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Phishing – education is everything

Phishing

Phishing – education is everything

Phishing is rife, and they’re only getting smarter

Hackers are chipping away via several different routes to get access to your sensitive data. Email is by far one of the easiest means of access for cyber criminals into a computer network.

You can of course filter your emails, but only to a point – otherwise you would never receive any email ever again!

Phishing is the act of trying to trick an email recipient into sharing their data, by pretending to be someone else that the recipient may recognise or by planting software into the user’s computer. The tactics by which these sorts of ‘cyber attacks’ are conducted are getting smarter all the time.

In turn, users of course need to get sharper by knowing what to look out for when receiving any email.

 

How do they do it?

Masking email addresses as though they were sent from someone else’s mailbox is surprisingly easy to do.

The email itself, (in most cases), isn’t actually dangerous to your computer. You can simply delete it.

The exposure comes from clicking a link contained within the body of the email or opening the file attachment. From this link or attached file, a virus, malware or malicious software will install itself on your computer – often without the user being aware anything has happened at all.

See an example case below, (with the victim sender’s details omitted), to which we refer to through this blog article.

Phishing

 

What does it look like in my inbox?

The emails are very cleverly masked. They will appear from a legitimate person, with a real email address and could even contain an email signature & disclaimer from a real business. The contact may well be known to you and the sort of content contained within the email, may be something that you would generally expect to see from that person. Lulling you as the recipient into a false sense of security.

The email, however, is most likely to contain an attachment or a link, which is the lure to draw you toward their means by which they can enter your PC & steal your data. This hopefully would differ from the sort of communication you would normally expect to receive (if at all) from this particular email address – helping it stand out as an email to be wary of.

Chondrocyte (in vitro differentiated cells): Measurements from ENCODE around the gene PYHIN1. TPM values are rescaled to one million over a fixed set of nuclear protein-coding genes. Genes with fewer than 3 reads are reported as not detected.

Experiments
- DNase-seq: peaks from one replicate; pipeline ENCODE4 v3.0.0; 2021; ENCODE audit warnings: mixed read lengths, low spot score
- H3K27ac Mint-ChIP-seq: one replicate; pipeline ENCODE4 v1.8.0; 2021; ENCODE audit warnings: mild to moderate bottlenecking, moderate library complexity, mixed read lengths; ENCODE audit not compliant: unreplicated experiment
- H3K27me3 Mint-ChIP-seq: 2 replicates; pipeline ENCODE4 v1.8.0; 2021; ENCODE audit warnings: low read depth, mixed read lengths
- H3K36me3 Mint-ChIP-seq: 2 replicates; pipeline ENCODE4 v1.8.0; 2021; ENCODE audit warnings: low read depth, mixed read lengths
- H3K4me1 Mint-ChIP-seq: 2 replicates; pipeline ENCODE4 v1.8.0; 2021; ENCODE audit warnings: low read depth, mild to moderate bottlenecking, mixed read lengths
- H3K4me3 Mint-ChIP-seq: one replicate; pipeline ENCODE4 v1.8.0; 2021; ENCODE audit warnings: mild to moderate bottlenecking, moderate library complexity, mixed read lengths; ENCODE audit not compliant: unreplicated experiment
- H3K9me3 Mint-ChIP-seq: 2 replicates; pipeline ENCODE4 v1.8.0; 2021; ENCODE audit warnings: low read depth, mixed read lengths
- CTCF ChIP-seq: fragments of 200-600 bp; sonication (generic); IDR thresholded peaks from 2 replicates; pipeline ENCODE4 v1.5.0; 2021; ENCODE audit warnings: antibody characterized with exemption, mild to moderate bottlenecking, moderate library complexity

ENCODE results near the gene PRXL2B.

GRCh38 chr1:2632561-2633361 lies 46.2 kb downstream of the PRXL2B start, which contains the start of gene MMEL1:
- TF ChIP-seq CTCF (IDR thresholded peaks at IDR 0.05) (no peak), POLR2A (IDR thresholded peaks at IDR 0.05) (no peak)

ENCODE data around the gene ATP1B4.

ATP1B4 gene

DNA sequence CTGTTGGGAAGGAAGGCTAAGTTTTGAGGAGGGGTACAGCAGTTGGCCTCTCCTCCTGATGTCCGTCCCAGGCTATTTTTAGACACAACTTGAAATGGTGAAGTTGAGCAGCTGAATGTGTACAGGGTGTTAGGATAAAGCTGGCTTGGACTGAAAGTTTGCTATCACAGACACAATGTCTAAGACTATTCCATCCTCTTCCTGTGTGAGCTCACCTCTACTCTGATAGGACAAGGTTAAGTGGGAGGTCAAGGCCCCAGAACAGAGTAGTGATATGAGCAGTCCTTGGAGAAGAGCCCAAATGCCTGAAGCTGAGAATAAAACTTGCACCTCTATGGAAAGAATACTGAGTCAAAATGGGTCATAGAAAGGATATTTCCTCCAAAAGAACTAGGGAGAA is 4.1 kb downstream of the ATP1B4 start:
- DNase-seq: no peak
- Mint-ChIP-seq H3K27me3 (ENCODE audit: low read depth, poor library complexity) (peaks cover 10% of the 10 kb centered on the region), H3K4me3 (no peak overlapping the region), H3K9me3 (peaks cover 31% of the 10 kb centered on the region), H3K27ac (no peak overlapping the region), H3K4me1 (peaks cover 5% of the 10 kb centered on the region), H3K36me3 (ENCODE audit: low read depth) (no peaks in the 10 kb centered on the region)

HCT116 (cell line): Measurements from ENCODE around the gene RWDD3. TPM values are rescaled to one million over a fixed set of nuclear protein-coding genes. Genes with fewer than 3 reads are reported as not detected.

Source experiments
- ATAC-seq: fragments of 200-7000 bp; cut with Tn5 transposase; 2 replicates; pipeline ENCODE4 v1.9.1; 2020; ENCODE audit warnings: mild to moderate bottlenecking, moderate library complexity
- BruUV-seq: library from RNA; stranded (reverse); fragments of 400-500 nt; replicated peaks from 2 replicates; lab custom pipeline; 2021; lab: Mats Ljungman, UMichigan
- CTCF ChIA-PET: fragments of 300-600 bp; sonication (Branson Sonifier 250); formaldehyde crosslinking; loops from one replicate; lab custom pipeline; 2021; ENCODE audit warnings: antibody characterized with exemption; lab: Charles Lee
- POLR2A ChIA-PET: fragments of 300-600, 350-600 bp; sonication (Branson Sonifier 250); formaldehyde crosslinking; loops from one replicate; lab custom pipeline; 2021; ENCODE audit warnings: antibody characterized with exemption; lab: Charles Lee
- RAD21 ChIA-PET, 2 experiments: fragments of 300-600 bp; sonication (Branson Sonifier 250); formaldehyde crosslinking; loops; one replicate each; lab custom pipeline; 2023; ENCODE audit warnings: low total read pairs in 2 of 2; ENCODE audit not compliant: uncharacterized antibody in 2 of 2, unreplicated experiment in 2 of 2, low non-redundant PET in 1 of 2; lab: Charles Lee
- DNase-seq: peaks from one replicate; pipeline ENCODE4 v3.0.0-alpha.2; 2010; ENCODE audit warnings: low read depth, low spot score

What can I look out for?

When you receive any email there are a few key things to check, even if you know & trust the sender.

  1. The sender’s name & email address. Is it someone you know? Could you call them and check they meant to send you this particular email?

 

  1. Does the email have an attachment?

If it is a PDF document, there’s a strong chance that you’re safe.

If it is a Word or Excel document, it may well contain a virus hidden in a script that will run automatically once you open the file.

One thing to bear in mind is that you can’t tell from looking at the file whether it is genuine or malicious before you open it. If you do open it and it’s malicious, it’s probably too late.

 

  1. Does the email contain any links?

Links are far simpler to check. Hover over the link and your computer will show the website destination where the link will actually take you.

If the link appears to be the real website, or where you would expect to land, like in the example below, then it may well be genuine, but that is no guarantee!

 

Phishing

With this example, the link takes you to a file hosted in a Microsoft OneDrive account. The email makes it look like this user did actually want to send you this file, which is stored in a reputable place. If the link appears to be of an untrusted source, it would naturally appear to be more suspicious, but on face-value this particular example link appears to be legitimate.

Clicking the link to visit the website, which appears to be a real Microsoft OneDrive file share, you can see an overview of the document, apparently a PDF.

Phishing

 

Upon further inspection, hovering over the preview shows the Microsoft notification box with the “Open” button to infact be faked – it’s just be an image, not a real notification box. Hovering anywhere over the open screen shows the entire image to be hyperlinked to a shortened url, (via tinyurl), cleverly masking a malicious website.

Had the “Open” button been genuine and the document been able to be viewed within the browser it would have likely been entirely legitimate.

However on this example, clicking this link does actually take you through to a virus riddled website, leading to the recipient’s email accounts vulnerable to being hacked & in-turn become a sender out the very same email I received!

Phishing

 

In Summary

Be very, very wary. Even if you believe to know the person that sent you the email.

Follow our straight-forward 3-step check list – sender’s name & email address, attachments and links. Checking these three key things before taking any action with the email will help you remain protected.

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